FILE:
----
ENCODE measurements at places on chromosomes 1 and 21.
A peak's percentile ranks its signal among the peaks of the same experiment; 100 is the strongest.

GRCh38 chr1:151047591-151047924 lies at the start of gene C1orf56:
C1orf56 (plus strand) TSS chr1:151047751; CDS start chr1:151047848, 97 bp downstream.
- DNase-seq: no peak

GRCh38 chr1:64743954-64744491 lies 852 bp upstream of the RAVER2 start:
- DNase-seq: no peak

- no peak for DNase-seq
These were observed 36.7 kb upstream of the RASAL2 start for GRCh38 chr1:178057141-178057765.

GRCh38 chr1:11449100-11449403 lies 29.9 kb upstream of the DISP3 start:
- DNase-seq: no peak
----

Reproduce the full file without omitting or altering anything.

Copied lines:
ENCODE measurements at places on chromosomes 1 and 21.
A peak's percentile ranks its signal among the peaks of the same experiment; 100 is the strongest.

GRCh38 chr1:151047591-151047924 lies at the start of gene C1orf56:
C1orf56 (plus strand) TSS chr1:151047751; CDS start chr1:151047848, 97 bp downstream.
- DNase-seq: no peak

GRCh38 chr1:64743954-64744491 lies 852 bp upstream of the RAVER2 start:
- DNase-seq: no peak

- no peak for DNase-seq
These were observed 36.7 kb upstream of the RASAL2 start for GRCh38 chr1:178057141-178057765.

GRCh38 chr1:11449100-11449403 lies 29.9 kb upstream of the DISP3 start:
- DNase-seq: no peak